Making Repairs on a Sailboat like a Master Yoga Guru

Published on August 26th, 2015

by Debbie Lynn, Sail Magazine

Have you ever noticed how when something goes wrong on a boat, you often must contort and maneuver your body into inaccessible cramped places to fix it? Defying all logical positions and possibilities, you make your body do things you never thought possible. You become a pliable bending machine that can go upside down in a heartbeat, swivel your head like the possessed girl in The Exorcist, balance over a dark abyss as you try to retrieve that tiny little screw in the bottom of the bilge. See it now? This is boat yoga.

Unless you have a marine carpenter, mechanical and electrical engineer, handyman and maid on board, a Master Boat Yoga Guru must toil away fixing the never-ending list of broken stuff in a process I call “mental hopscotch.” The untold gyrations of mental and physical exercises needed to remedy many problems onboard should qualify as a professional sport. In yoga, this process is known as a mindful, thoughtful dedication to our practice. Both scenarios utilize the art of staying calm (mind over matter) to save ourselves from internal combustion via the daily grind, or a boater’s heart attack.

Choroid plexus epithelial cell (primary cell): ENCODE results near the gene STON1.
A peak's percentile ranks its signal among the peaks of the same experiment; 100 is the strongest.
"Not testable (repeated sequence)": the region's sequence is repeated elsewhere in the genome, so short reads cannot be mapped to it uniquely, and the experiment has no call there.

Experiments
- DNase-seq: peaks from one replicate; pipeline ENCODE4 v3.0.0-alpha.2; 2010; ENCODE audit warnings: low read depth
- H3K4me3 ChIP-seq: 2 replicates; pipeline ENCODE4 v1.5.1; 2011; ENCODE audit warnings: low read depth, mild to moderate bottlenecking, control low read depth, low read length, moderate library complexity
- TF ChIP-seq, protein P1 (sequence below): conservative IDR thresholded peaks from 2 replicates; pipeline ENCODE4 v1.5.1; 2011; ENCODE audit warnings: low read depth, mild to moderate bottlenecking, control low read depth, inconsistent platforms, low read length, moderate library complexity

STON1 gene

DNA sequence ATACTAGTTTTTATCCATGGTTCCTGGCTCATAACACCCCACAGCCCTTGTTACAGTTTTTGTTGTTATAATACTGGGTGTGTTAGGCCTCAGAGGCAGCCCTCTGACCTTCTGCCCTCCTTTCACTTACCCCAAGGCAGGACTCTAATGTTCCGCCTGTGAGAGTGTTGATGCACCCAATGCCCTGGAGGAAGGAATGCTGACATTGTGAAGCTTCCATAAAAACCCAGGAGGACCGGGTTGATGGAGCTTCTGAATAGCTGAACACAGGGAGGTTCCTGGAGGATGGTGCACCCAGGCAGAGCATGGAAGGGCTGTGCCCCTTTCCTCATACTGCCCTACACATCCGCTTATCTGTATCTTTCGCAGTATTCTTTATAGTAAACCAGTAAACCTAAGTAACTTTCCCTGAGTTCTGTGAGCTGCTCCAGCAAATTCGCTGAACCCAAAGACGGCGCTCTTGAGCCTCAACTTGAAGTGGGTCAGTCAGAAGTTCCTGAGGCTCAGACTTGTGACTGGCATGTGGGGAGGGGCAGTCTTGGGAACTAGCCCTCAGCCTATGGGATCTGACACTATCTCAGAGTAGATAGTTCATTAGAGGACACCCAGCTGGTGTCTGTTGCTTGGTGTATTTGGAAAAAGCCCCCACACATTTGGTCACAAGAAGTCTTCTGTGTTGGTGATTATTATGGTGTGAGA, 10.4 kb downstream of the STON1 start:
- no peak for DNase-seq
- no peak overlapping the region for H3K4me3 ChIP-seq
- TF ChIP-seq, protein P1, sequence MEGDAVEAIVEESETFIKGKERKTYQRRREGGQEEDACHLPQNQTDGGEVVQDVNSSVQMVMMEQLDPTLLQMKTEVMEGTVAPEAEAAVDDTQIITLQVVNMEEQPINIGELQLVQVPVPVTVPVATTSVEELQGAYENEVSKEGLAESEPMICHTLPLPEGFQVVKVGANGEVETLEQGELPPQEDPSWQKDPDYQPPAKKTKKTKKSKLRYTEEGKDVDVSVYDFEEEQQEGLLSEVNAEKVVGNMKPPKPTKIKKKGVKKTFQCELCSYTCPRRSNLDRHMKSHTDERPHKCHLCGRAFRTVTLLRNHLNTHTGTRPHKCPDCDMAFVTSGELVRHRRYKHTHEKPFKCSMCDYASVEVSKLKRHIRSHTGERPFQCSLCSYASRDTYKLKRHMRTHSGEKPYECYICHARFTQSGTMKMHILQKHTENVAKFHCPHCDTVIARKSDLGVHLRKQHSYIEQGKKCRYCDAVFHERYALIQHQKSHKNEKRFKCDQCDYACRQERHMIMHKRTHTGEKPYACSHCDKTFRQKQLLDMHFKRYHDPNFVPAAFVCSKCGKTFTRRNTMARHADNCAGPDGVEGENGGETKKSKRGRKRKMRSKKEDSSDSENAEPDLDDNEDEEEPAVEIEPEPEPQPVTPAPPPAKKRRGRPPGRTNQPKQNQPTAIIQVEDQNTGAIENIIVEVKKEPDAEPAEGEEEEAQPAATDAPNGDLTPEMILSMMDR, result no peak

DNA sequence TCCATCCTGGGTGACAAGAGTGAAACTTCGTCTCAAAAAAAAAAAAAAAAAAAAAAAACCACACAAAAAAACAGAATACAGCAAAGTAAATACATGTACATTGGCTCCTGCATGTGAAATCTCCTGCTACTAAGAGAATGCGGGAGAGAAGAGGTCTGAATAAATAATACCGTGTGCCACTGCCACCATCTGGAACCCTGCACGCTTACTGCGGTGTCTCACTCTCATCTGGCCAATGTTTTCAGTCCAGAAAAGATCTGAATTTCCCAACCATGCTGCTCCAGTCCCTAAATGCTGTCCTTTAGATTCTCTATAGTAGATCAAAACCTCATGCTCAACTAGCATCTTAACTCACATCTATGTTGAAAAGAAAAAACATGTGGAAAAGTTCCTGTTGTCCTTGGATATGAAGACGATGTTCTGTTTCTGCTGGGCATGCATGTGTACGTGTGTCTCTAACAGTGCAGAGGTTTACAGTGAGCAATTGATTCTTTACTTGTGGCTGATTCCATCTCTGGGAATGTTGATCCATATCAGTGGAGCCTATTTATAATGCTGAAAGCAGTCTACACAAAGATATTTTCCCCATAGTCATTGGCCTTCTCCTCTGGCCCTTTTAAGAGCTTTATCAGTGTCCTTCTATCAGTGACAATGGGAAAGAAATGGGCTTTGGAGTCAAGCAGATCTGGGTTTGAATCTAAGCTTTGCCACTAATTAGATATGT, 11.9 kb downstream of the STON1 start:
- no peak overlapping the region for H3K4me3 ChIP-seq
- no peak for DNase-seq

Let’s go to class. The class is called Vinyasa, or “flow”, going continuously from one movement to the next. We’ll begin with repairing the light over the sink. This seems simple enough. You remove the overhead panel (stool required, balancing on your tippy-toes with screwdriver in your mouth) as you fight with the screws that hold the panel in place. Grunting, heaving, cussing and straining, with a sudden crack, it releases. Success! In yoga, we say (without using an expletive) “surrender to the pose.” The more we push, the more it pushes back.

OK, the panel is down. However, an evil smell begins to permeate the cabin. Ah yes … our old friend Mister Mold. Now, besides changing the light fixture, you must find the origin of the odor. You hoist yourself up on top of any cabinet that will support you, thrust your head above the rest of the ceiling panels (flashlight held firmly in your mouth) and hoist yourself into the void. This position can be equal to what we yogis call “plank.” Plank uses every muscle in your body, some you had no idea you had. You are determined, strong, and the body is shaking as you strive to hold position and find the source of the leak that presumably has generated the black mold.

You twist to the right, twist to the left, move forward, backward (still holding your weight off the ground in a one-legged plank) and read on

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